Marrin, Albert. A Volcano Beneath the Snow: John Brown’s War Against Slavery. New York: Alfred A. Knopf, 2014. 978-0-307-98152-3. 244 p. $19.99. Gr. 7 and Up.
John Brown, born in 1800, was a religiously devout white abolitionist. Brown’s approach to ending slavery was different than many of his contemporaries. Most abolitionists of the time favored a peaceful approach and working through government to end slavery. John Brown felt that slavery was an affront to the Lord and believed that slavery should be eliminated by any means possible, including violence. Albert Marrin, author of A Volcano Beneath the Snow, argues that Brown had a major role in inciting the Civil War and was “the Father of American Terrorism.”
John Brown’s anti-slavery actions show that the title may have been earned. In 1855-1856, the actions of pro-slavery “border ruffians” in the Kansas Territory angered Brown so much that he and his followers killed five pro-slavery settlers who were not actively involved in the Territory conflict. Brown was even more infamous for his 1859 raid on Harpers Ferry (now West) Virginia when he and a group of followers raided the US Armory to obtain weapons for a mass slave rebellion. Many of Brown’s followers deserted him, but Brown would not surrender and was hung for treason.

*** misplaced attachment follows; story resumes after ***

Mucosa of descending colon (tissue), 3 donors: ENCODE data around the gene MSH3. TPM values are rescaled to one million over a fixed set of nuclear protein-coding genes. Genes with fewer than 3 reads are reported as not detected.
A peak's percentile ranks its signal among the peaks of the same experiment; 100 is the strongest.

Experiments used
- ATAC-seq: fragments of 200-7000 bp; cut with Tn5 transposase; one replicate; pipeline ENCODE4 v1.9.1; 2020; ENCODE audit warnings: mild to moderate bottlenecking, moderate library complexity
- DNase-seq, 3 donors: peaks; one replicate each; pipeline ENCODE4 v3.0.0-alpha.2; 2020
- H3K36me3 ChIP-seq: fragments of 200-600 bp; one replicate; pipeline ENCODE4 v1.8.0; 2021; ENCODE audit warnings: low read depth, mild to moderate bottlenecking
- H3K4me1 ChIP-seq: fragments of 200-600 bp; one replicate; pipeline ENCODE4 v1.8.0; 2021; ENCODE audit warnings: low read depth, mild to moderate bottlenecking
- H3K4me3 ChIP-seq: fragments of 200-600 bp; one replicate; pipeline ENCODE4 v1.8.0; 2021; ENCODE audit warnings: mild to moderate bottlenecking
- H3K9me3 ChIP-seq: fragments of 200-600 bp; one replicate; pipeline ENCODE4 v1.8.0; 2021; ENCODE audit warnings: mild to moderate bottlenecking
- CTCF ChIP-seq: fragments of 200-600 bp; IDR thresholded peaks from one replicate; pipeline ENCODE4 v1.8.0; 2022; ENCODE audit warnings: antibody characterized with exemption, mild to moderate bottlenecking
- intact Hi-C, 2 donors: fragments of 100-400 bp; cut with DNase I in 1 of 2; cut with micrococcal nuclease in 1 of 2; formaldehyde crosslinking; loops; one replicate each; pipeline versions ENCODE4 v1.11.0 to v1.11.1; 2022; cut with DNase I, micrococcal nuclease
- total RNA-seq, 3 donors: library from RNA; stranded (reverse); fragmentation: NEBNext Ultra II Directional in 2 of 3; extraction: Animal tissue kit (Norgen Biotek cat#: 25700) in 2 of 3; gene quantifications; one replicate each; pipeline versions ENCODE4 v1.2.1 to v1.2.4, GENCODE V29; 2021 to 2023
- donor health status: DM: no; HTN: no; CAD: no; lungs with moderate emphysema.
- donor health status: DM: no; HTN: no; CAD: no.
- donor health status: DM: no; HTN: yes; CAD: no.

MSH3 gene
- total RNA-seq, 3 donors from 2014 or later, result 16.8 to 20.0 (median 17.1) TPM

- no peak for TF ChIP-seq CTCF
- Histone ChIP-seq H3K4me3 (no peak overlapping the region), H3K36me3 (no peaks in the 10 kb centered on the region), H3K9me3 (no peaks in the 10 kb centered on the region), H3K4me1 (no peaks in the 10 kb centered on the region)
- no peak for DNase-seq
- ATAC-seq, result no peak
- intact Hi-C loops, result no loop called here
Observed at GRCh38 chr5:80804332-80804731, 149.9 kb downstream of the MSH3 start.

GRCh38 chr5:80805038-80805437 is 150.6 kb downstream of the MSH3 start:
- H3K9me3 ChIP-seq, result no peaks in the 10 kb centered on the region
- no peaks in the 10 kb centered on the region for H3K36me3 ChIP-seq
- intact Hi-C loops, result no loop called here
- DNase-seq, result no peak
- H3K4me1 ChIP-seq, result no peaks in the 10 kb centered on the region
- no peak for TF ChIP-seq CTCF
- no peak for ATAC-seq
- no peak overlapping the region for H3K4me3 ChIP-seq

This book, aside from being a thorough documentation of historic events, gives the reader a real picture of John Brown’s personality and motives. It is well-written and should be easy for most students to understand. Albert Marrin puts John Brown’s life into context by including chapters on the history of slavery and Civil War events. This book also features an abundance of primary source documentation (photographs, maps, drawings and diagrams) and an extended bibliography. However, the one thing that sets A Volcano Beneath the Snow above other histories of the Civil War is its discussion of John Brown’s legacy. The idea that violence is an acceptable way to achieve a Holy purpose (or justifiable revenge) is an integral part of modern terrorist thought. Although Americans were horrified by the events of September 11, 2001, including the deaths of thousands of innocent people, the members of al-Qaeda viewed it as an act of Holy war against a Godless society, similar to Brown’s views.
This story is a thoroughly-researched and engaging study of a man who is significant to American history than it would first appear. A Volcano Beneath the Snow is certainly a valuable addition to any secondary school collection.
973.7; Civil War Susan Fox, Washington Jr. /Sr. High School